The star-studded new film The Big Short is based on Michael Lewis’s best-selling expose of the 2008 financial crisis. Reviewers are calling it the “ultimate feel-furious movie about Wall Street.” It emphasizes the oddball and maverick character of four mid-level hedge fund managers in order to explain what it would take to ignore the rating agencies’ evaluations and bet against the subprime industry—that is, their own industry. The men depicted made a lot of money from hoping that the housing bubble would burst, which would, as they themselves acknowledge, harm countless people. Nonetheless, they are the heroes of the story. As the director Adam McKay says, “you’re rooting for these guys,” even though they are “kind of doing their job. The way the market’s supposed to work is, if there’s a bad investment, you short it.”
But if this is the way the market is supposed to work, someone needs to explain this to the hedge fund managers on whom the film is based, who, in real life as in their cinematic depictions, cannot get over the insanity of their situation. If anyone is likely to defend the upside of the housing crisis, it would seem to be a person who is benefitting in the tens of millions from it. And yet these men continue to cite greed, stupidity, and arrogance as the reasons for the housing bubble that earned them millions.
Perhaps it is wrong to expect that the financial crisis, or any crisis at all, can be explained through a few characters or clever dialogue. For example, there were more ‘players’ involved in the financial crisis than can be included in any dramatic depiction. Even economists using the most abstract mathematical tools can’t seem to penetrate the complexity of the crisis, especially the ethical (or unethical) dimensions of the behavior that contributed to it. No matter how complex the processes, the psychology of the players, or the motivations behind the actions organizations take, if we cannot make moral sense of our own roles and behaviors, we are in an uneasy position, unable to answer the simplest of questions, such as:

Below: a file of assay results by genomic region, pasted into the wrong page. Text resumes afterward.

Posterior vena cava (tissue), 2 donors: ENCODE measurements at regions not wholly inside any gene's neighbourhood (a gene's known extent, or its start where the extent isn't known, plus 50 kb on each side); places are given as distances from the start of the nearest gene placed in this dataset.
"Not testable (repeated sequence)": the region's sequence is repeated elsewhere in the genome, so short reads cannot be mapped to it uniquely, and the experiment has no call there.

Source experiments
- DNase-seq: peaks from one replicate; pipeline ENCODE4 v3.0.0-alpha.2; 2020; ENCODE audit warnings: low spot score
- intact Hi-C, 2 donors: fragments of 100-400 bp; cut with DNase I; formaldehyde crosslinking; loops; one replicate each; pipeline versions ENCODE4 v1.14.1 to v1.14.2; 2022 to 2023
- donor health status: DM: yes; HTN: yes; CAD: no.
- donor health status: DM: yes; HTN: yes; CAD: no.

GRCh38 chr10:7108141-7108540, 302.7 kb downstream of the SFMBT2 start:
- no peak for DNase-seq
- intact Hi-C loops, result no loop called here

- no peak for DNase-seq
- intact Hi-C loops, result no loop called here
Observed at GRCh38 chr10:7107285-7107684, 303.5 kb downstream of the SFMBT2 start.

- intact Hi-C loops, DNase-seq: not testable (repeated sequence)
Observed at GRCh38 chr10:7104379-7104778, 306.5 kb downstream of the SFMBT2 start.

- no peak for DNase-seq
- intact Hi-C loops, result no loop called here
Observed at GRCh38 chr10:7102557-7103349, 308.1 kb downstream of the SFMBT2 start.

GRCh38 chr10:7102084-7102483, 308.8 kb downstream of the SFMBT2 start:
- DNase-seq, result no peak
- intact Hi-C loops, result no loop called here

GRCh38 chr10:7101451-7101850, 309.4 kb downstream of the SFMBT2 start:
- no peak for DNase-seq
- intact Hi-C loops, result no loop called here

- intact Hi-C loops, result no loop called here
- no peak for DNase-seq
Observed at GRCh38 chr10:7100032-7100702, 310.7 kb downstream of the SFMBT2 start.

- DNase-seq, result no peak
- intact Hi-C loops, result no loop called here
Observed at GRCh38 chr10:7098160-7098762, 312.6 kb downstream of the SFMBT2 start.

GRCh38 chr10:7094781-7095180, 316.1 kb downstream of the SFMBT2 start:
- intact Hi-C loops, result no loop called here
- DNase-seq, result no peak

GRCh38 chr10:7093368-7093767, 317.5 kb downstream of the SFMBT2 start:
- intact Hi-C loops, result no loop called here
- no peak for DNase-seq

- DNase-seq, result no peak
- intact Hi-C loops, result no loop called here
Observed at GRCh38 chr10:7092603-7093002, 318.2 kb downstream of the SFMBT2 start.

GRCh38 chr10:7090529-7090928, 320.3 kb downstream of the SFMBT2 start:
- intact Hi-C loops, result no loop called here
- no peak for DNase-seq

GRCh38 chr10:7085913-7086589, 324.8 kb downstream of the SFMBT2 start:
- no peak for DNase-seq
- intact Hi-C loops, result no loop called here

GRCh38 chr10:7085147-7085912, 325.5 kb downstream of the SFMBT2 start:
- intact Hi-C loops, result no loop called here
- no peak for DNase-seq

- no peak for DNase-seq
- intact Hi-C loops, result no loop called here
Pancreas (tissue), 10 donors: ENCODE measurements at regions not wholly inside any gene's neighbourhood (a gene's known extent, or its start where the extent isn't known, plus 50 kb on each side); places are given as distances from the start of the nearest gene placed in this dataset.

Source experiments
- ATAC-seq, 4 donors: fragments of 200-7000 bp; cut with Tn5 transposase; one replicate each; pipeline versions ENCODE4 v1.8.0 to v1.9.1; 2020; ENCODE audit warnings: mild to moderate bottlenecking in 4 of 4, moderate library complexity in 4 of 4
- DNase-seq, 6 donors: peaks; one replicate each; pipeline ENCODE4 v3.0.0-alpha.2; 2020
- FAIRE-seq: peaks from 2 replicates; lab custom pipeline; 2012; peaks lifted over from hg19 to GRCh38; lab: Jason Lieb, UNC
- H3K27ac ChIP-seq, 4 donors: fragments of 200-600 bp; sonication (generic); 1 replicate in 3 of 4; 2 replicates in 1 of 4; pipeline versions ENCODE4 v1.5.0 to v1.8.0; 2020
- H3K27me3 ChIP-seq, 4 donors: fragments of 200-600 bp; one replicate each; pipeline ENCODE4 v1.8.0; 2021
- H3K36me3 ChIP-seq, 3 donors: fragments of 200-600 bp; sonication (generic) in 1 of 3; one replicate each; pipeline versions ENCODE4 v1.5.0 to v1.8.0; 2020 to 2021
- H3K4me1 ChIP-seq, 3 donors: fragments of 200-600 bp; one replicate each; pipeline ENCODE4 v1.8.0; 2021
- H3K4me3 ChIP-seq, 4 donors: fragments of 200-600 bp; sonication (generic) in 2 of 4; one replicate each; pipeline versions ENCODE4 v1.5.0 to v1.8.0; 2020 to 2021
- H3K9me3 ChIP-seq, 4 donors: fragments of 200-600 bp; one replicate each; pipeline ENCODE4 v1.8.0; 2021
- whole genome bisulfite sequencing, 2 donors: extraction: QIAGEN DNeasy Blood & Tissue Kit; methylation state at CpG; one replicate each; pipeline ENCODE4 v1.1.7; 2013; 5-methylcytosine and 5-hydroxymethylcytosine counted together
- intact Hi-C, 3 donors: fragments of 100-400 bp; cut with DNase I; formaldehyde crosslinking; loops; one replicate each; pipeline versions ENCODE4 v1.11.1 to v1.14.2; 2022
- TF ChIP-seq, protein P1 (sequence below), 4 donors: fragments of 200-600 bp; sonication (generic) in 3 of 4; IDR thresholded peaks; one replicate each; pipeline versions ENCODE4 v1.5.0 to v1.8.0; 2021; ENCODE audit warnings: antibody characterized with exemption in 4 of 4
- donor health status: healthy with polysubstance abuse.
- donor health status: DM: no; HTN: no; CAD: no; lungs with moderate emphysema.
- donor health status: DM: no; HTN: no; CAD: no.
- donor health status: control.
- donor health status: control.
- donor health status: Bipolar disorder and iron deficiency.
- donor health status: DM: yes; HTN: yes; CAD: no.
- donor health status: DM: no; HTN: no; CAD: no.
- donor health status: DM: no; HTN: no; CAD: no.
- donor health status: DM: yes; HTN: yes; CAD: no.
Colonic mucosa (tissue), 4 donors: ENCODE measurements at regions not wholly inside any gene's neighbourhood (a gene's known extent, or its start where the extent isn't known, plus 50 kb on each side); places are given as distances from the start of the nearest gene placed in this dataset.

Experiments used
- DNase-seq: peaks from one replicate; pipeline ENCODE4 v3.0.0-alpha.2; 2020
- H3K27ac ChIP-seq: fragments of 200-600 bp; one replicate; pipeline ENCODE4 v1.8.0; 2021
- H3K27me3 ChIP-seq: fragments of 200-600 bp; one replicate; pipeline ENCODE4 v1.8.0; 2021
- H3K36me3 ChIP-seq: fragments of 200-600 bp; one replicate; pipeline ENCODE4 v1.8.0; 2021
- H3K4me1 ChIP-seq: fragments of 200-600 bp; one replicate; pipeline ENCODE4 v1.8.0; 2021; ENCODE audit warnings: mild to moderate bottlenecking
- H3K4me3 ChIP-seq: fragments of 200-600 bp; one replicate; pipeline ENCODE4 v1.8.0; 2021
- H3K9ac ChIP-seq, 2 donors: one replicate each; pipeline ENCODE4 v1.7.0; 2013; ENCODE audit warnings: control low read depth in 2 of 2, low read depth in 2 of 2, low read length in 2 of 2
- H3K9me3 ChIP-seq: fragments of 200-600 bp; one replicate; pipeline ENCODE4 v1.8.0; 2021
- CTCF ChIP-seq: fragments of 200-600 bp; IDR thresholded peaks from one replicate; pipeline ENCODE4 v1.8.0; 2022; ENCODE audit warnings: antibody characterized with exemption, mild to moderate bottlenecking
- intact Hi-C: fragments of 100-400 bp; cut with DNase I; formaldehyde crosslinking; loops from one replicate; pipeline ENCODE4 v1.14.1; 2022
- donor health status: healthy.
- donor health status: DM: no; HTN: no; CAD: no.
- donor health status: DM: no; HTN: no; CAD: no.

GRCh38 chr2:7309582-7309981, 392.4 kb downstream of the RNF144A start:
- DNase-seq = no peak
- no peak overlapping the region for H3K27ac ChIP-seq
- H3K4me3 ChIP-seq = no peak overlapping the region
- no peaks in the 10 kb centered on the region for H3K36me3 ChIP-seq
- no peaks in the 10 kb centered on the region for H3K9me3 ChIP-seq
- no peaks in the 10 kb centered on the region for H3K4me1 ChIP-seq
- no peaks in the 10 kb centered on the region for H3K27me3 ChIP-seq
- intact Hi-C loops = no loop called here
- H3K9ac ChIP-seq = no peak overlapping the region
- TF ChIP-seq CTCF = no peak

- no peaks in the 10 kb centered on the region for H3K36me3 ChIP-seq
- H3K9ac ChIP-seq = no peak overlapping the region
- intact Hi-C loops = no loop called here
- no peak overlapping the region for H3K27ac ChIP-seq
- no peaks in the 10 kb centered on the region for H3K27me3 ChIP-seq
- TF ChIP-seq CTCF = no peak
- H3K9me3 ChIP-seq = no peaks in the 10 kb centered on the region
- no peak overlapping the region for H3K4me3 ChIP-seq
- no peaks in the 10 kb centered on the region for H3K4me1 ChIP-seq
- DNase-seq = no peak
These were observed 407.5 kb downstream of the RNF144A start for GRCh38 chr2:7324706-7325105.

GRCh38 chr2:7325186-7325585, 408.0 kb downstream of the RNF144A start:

- Shorting the housing market was a bold thing to do, but what makes it a good thing to do?
- Not seeing through the implications of various policies put in place was an imprudent thing to do, but what makes it an immoral thing to do?
- Defrauding investors or tempting clients into unworkable arrangements is recognized as wrong by even those engaging in the behavior, so if it makes a profit, or sustains a system, does that override personal discomfort with the effort?
‘The Big Short’ shows us that virtue has an important role in explaining behavior,… even in fields as technical and apparently ethically ‘sterile’ as modern finance.
These are questions that ultimately need answering with an account of moral psychology, something philosophers working in virtue ethics are well suited to provide. An account of virtue is a way of proposing and then testing an account of moral psychology that can be incorporated into traditional economic analysis. An account of virtue will answer what counts as good behavior, what motivates it, and even what justifies it, moreso than the traditional modelling of economic choice as a cost-benefit problem.